The second-charge lending market used to be a reserve option, used predominantly by near-prime and sub-prime audiences, but it has been transformed by regulatory reforms, product refinement and tighter underwriting.
As a result, it has grown substantially in the past three years, leading some observers to draw comparisons to the period preceding the financial crisis as customer indebtedness rises.
We believe these comparisons are unfair, and that the market now shows fundamentally different characteristics compared to the pre-credit crunch era.
While it is unlikely to ever reach its pre-crisis size, continued sustainable growth over the medium term is expected, driven by five principal demand and supply-side trends:
• Increased broker awareness.
In recent years, consumer awareness of second-charge mortgages has been low, and second-charge lending distribution has been reliant on intermediary referrals.
Following the Mortgage Credit Directive in March 2016, awareness of second-charge mortgages among first-charge brokers and financial advisors has increased.
This has led to a rise in referrals from first-charge brokers – a trend expected to endure as their awareness continues to grow.
• Decrease in interest rates.
Historically, interest rates for second-charge mortgages were relatively high and less attractive compared to alternatives, such as remortgaging.
The decrease in rates from typically more than 10 per cent in 2015 to about 6 per cent in 2017 as a result of continuing low base rates, increasing rigour in underwriting processes leading to lower default rates and the reopening of securitisation markets supported the growth of second-charge products.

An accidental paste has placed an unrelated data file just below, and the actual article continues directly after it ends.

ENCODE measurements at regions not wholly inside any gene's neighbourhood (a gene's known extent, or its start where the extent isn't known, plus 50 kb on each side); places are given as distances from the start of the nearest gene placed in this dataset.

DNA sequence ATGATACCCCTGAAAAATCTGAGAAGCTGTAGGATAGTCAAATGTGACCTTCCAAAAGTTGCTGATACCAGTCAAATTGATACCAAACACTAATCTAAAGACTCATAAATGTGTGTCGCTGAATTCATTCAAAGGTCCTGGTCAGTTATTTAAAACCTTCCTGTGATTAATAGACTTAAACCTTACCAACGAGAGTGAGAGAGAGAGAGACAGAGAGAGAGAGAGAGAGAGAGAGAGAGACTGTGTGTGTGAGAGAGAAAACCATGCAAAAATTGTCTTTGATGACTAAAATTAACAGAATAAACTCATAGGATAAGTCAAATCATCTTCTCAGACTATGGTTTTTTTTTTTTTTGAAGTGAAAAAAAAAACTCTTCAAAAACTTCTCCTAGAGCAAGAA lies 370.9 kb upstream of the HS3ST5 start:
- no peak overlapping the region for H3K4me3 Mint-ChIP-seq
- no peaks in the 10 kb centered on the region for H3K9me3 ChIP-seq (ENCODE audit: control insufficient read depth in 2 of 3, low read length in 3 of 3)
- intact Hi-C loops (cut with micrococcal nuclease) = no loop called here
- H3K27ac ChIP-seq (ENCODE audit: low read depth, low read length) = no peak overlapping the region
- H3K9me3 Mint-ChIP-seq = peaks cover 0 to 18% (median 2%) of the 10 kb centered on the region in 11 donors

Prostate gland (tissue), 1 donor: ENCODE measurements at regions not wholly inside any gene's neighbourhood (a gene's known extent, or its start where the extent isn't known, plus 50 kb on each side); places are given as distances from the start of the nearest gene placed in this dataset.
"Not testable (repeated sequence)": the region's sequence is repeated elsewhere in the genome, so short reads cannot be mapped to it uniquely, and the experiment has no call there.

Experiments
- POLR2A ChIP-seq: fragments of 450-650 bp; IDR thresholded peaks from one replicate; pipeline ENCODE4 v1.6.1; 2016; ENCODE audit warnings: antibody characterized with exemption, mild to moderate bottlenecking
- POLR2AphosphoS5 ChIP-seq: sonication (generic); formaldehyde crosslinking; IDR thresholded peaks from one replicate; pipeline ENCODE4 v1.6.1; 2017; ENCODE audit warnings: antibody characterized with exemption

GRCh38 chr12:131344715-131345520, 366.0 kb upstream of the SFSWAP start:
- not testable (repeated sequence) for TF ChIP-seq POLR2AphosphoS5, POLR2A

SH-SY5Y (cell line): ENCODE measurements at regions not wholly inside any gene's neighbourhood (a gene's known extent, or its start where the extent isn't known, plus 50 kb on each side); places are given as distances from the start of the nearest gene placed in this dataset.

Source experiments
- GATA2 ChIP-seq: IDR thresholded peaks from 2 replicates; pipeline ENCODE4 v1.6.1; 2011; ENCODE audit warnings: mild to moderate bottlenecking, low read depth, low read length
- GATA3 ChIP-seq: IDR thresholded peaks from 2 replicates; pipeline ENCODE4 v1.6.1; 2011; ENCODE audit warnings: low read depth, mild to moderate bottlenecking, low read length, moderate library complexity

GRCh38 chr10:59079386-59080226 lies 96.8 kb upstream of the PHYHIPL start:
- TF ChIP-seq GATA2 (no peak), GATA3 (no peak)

This has made them more attractive, and has also made large loans more affordable and accessible to a wider audience.
Rates in the market have decreased to such an extent that they are beginning to converge with first-charge rates, resulting in many consumers topping up with a second charge rather than remortgaging the entire sum at a potentially higher rate.
• Product innovation.
More products are available compared to the immediate post-crisis market, such as longer loan terms (up to 35 years), higher maximum values and more products at a high loan-to-value ratio (85 per cent plus).
These changes have resulted in a wider range of customer needs being met and more addressable consumers.
• Housing market dynamics.
House prices have continued to rise – for example, increasing by about 6 per cent a year from 2014 to 2017. This growth has reduced outstanding LTVs, leading to an increase in the capital available for release through second-charge mortgages.
Furthermore, as house prices increase, so do demands for home improvement, as rising consumer uncertainty sees homeowners choosing to stay put rather than move.
• Increased indebtedness.
Growth in unsecured credit has resulted in greater demand for debt consolidation. Unsecured consumer credit grew at about 7 per cent a year between 2014-2017, with mortgagors accounting for about 40 per cent of unsecured consumer credit.
This has led to constraints on households’ ability to access further unsecured credit.
As consumer debt increases, so does the demand for debt consolidation and therefore potential need for second-charge mortgages.